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September 19, 2000

Gillette Stock Shaved 7% to Yearly Low
By The Associated Press

Weak Euro, High Oil Prices Threaten Earnings and Much More ... Weiss comments

NEW YORK - Gillette stock fell to a 52-week low yesterday after reporting that third-quarter sales would be unchanged from a year before, due in part to the continued drop in value of the European common currency, Euro.

Shares of Gillette fell 7.3%, or $2.19, to $27.63.

Gillette said sales will be virtually unchanged compared to the third quarter in 1999, when the company reported sales of $2.51 billion. However, earnings per share will be slightly ahead of a year ago, the company said.

Analysts surveyed by First Call/Thomson Financial estimate Gillette earnings at 34 cents a share for the third quarter, compared with earnings of 32 cents a share in the third quarter of 1999.

The company said it expected the currency slump to drag down sales about 6% in the third quarter. Gillette also said it has been hurt by lower-than-expected sales in its Duracell battery line, and blamed increased competition.

Gillette said it "remains comfortable" with current Wall Street estimates for the fourth quarter, pegged at 36 cents a share, up from 32 cents in the year-earlier quarter.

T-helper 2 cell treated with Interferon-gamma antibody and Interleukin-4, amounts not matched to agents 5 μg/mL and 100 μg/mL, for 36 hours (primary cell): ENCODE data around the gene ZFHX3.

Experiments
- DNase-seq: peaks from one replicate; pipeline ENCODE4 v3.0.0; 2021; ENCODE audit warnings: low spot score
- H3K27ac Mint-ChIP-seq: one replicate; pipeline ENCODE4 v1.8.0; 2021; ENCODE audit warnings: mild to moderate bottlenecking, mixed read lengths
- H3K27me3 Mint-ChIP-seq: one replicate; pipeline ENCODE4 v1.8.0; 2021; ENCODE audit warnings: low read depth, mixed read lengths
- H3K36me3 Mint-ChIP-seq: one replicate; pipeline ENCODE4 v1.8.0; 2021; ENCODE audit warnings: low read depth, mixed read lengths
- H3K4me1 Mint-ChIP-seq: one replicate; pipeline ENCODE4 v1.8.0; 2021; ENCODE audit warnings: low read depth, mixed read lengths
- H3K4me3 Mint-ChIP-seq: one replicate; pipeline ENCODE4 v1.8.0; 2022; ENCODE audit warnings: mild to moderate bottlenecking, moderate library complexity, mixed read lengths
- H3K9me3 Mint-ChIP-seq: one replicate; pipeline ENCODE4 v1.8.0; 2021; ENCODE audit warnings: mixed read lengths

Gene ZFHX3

The stock market had been trying to shrug off high oil prices, but companies are warning that oil prices have indeed wrecked havoc on their bottom line. In addition, a weak euro makes U.S. exports more expensive, hurting sales abroad.

Companies, from blue chip to technology, have issued warnings to Wall Street to lower its expectations for the third quarter earnings season. The Dow dropped 108 points yesterday and is on its way down again today. The Nasdaq, though gaining slightly today, dropped 118 points yesterday and shows no signs of being able to sustain today's upward trend.

With oil prices continuing to rocket skyward and the euro reaching new lows every day, the economic picture for the fourth quarter doesn't look any better.

The market's fall in certain sectors has been so precipitous that many investors have lost all the great gains they've made in the last few years. Very soon, these guys and gals might throw their hands up in disgust and walk away from the table.

If that happens, the recent fall in the Dow and Nasdaq will look like a bump compared to the plunge that will happen next. Such a fall would wipe out trillions in assets in the blink of an eye. That is the shadow of fear that hangs over every investor on the street today.

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